By Gary Lynch
Our gigantic brains, our language skill, and our intelligence make us uniquely human. But slightly 10,000 years in the past (a mere blip in evolutionary time) human-like creatures referred to as "Boskops" flourished in South Africa. They possessed awesome beneficial properties: forebrains approximately 50% greater than ours, and envisioned IQs to match--far surpassing our own. Many of those large fossil skulls were came across over the past century, yet such a lot people have by no means heard of this medical marvel.Prominent neuroscientists Gary Lynch and Richard Granger examine the contents of the Boskop mind and our personal brains this day, and arrive at startling conclusions approximately our intelligence and creativity. Connecting state of the art theories of genetics, evolution, language, reminiscence, studying, and intelligence, Lynch and Granger convey the results of enormous brains for a vast array of fields, from the present cutting-edge in Alzheimer's and different mind issues, to new advances in brain-based robots that see and speak with us, and the ability through which neural prosthetics-- alternative elements for the brain--are being designed and tested. The authors demystify the complexities of our brains during this interesting and available ebook, and provides us tantalizing insights into our humanity--its previous, and its destiny.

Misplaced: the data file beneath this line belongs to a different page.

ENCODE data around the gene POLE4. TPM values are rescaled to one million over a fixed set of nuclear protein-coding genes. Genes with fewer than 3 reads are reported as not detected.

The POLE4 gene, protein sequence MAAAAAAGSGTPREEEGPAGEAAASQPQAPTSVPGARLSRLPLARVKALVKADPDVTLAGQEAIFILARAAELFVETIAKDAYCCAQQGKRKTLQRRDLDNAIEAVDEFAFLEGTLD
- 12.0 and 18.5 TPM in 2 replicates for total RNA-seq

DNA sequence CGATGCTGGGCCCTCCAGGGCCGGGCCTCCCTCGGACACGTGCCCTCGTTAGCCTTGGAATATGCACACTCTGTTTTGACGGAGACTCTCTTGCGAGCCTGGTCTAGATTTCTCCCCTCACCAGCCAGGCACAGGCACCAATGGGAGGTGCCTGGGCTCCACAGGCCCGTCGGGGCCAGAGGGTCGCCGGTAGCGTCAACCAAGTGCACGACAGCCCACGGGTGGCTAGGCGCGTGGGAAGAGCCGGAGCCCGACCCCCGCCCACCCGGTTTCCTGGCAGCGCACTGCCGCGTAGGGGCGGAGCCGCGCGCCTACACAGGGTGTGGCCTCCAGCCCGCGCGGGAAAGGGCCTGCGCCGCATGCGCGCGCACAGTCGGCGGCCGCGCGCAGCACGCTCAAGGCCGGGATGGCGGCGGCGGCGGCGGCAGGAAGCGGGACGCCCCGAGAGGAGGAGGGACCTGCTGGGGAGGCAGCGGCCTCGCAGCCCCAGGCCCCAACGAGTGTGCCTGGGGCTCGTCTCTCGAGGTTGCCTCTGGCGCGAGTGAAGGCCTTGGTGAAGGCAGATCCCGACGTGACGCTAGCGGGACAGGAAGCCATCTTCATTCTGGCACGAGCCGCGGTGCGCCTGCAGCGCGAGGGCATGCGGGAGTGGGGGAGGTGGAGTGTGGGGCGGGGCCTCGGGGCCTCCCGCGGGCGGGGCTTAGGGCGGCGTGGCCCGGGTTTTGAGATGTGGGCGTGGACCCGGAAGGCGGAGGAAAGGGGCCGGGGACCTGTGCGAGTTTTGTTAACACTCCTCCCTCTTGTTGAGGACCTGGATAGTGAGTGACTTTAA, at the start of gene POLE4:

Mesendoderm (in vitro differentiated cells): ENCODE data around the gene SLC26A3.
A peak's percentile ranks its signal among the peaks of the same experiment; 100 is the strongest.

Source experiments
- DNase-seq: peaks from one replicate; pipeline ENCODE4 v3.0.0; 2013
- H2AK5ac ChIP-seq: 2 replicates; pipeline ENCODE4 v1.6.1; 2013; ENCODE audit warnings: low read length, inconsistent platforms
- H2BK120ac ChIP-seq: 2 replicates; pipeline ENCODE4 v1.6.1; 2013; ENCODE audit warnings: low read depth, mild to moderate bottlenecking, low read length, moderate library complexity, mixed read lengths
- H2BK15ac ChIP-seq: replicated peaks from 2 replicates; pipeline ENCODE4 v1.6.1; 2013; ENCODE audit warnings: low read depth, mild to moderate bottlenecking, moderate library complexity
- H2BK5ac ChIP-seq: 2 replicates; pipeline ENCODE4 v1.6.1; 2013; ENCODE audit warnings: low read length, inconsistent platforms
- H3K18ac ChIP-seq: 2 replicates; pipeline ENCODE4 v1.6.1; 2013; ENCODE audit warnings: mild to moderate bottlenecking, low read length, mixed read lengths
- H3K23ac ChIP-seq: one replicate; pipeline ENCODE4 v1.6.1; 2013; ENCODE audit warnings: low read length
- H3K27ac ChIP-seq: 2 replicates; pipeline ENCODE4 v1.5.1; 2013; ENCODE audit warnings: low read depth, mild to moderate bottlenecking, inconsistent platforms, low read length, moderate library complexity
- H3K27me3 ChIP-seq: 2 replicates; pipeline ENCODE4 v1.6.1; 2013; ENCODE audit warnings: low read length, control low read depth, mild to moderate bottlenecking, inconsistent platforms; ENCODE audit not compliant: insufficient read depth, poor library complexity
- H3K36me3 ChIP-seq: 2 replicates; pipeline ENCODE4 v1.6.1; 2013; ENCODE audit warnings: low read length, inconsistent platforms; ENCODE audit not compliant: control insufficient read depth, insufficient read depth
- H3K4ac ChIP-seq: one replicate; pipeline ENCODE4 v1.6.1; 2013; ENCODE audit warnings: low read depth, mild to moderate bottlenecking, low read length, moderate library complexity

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L’obbiettivo di questo libro ? quello di presentare in maniera razionale un nuovo insieme di conoscenze circa il funzionamento cerebrale in merito alle scelte di tipo economico. In particolare si vuole fare colmare una lacuna nella editoria italiana relativa a questi temi, che spesso vengono comunicati in maniera imprecisa e scandalistica dai giornali e dai mass media.
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Extra resources for Big Brain: The Origins and Future of Human Intelligence
But, in reality, we don’t need to have five fingers: three or four would be fine; six would do well. We certainly don’t need to have the same number of toes as we do fingers! It’s just that the genes for one are yoked to those for the other, and there wasn’t enough need to change them; we do fine with them as they are. We don’t need to have hair on our chins but not on our foreheads. Our noses needn’t be between our eyes and our mouths, and our ears needn’t be on the sides. They’d work equally well, very possibly better, in slightly different configurations.
But over the course of a few weeks, the patients got astonishingly better: they came to hear recognizable sounds, and in some cases even regained the ability to engage in conversation. A standard hearing aid was useless, but these implants were almost miraculous. Why did the non-cochlear implants do so well? There are two important reasons. First, they actually captured one of the most important principles that underlies the cochlea: the selective and differential amplification of sound in different ranges, as opposed to hearing aids, which simply turned everything up.
But what would happen if it were replaced with simple filtering devices that only enhance sounds that matter? After all, while silicon cochleas were remarkable engineering achievements, they were rare, and tricky, and expensive, whereas filters were well-understood, and small, and low-power, and cheap to produce. Sure enough, something remarkable happened. In patients who had lost their hearing, these filter banks were attached directly to the auditory nerve—the wire bundle that usually connects the cochlea to the brain.